I also most recently honed my fingertips while sharpening a plane blade on a waterstone. I noticed some red spots in the slurry, and realized I had worn away a couple of spots on my finger tips, which didn’t hurt until I cleaned the cuts.

-- When my wife ask's what I have to show for my wood working hobby, I just show her the splinters.

View Lee A. Jesberger's profile

Lee A. Jesberger

6851 posts in 3946 days

#11 posted 08-08-2008 05:21 PM

Hi Chardt;

Ever notice how innocent they look when sitting in their boxes? Like they want you to believe “I won’t hurt you little boy”, and then zap, they gotcha.

I just not nice I tell you.


-- by Lee A. Jesberger

View Michael Brailsford's profile

Michael Brailsford

248 posts in 3560 days

#12 posted 08-08-2008 05:39 PM

I have a pair of parallel scars on my left calf.

-- Michael A. Brailsford

View Lee A. Jesberger's profile

Lee A. Jesberger

6851 posts in 3946 days

#13 posted 08-09-2008 04:25 AM

Hi Michael;

How exactly did you pull that off?


-- by Lee A. Jesberger

View Karson's profile


35111 posts in 4367 days

#14 posted 08-09-2008 06:11 AM

Lee: another great post.

-- I've been blessed with a father who liked to tinker in wood, and a wife who lets me tinker in wood. Southern Delaware soon moving to Virginia †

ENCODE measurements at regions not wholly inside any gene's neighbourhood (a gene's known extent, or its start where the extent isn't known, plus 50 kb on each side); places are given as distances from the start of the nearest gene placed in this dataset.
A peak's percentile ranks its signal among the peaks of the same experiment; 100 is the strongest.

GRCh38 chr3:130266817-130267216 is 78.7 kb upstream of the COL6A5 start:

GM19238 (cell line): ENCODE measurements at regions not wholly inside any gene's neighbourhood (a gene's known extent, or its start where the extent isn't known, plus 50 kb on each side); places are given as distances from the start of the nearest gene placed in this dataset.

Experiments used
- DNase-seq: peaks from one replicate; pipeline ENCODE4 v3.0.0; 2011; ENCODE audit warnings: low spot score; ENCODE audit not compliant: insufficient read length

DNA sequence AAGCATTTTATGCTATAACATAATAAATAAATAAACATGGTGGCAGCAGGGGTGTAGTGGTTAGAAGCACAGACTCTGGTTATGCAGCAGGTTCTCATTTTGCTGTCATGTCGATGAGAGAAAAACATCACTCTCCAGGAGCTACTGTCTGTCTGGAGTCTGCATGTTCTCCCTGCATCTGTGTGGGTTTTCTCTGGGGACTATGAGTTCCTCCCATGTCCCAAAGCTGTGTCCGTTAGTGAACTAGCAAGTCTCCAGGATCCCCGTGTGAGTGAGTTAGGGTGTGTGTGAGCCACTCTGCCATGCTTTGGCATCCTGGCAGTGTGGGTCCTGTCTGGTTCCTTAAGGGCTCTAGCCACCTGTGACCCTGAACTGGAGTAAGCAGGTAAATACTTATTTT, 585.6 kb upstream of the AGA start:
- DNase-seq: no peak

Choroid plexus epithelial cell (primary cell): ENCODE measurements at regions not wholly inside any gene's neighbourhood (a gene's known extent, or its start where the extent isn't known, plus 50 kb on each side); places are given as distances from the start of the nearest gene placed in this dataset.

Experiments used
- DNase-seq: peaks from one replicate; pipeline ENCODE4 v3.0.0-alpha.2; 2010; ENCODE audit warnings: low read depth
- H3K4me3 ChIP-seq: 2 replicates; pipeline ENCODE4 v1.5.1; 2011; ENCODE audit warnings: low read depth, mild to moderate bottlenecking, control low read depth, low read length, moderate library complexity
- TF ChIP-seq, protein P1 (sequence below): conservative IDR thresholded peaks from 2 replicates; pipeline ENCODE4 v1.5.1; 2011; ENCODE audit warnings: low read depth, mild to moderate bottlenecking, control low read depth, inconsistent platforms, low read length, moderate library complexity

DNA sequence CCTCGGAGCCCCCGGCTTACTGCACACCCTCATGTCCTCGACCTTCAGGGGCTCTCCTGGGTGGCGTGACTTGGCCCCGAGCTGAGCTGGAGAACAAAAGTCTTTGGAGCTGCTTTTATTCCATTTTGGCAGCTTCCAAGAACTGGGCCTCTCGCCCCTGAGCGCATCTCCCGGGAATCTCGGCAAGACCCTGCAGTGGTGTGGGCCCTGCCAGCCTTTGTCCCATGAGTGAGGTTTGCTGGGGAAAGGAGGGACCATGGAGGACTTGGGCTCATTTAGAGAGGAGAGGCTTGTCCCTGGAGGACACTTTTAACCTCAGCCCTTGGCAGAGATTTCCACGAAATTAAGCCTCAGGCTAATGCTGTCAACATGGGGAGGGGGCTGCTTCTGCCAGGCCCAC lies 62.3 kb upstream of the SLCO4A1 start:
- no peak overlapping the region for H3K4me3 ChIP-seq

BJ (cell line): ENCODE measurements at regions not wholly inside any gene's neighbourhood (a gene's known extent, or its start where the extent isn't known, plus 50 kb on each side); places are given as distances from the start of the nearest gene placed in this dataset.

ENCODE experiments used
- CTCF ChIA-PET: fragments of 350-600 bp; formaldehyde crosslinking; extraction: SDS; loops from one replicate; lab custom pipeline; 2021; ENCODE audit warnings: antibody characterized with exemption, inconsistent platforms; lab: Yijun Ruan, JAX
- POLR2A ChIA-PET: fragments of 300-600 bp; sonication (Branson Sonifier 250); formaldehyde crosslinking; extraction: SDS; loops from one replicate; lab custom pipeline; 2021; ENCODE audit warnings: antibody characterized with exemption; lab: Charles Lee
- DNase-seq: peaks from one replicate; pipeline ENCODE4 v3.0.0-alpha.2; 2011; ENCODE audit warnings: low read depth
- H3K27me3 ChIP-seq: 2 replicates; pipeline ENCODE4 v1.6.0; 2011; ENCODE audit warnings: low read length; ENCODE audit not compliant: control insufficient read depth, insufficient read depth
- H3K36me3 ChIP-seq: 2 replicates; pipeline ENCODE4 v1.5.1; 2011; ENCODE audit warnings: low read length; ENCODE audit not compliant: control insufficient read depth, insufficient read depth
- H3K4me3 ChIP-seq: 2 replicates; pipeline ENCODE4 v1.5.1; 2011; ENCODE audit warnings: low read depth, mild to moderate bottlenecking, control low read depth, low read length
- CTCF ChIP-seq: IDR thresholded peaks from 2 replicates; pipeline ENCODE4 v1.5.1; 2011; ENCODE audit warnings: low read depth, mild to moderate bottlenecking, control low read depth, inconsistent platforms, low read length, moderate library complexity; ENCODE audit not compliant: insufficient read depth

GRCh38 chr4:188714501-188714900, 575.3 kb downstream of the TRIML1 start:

View lightweightladylefty's profile


3235 posts in 3679 days

#15 posted 08-09-2008 07:52 AM

I cringe at each post, recalling all my hand tool accidents. I seem to be less apt to get hurt with power tools (possibly because I spend more time praying for protection and accuracy when using power tools). My most common hand tool accident has been with a utility knife, but chisels aren’t far behind. I’ve been blessed that I’ve been able to patch myself without emergency room bills, but the scars are constant reminders of my stupidity.

My most stupid accident (to date) would rival a Three Stooges skit. I had glued and clamped a large assembly. The clamped portion was hanging off the bench. I decided that I wasn’t satisfied with the way the pocket-holed portion was screwed and decided to unscrew it. When I removed the last screw, the weight of the clamps caused the end to drop and the center to flip up and hit me in the mouth. I clamped my mouth shut tight as I cleaned up the fallen mess, expecting to spit out all the teeth later. To my surprise, I didn’t even break a tooth, but I looked like I had been in quite a brawl. It could have been so much worse, but God is so good to take such good care of me even when I can be such an idiot.

Each accident is a reminder to think things through more thoroughly to keep myself more safe.

As a side note: did you hear that recent research indicates that tetanus boosters might only be needed about every 30 years, rather than every 10? As accident-prone woodworkers, we have probably all had plenty of those shots.

-- Jesus is the ONLY reason for ANY season.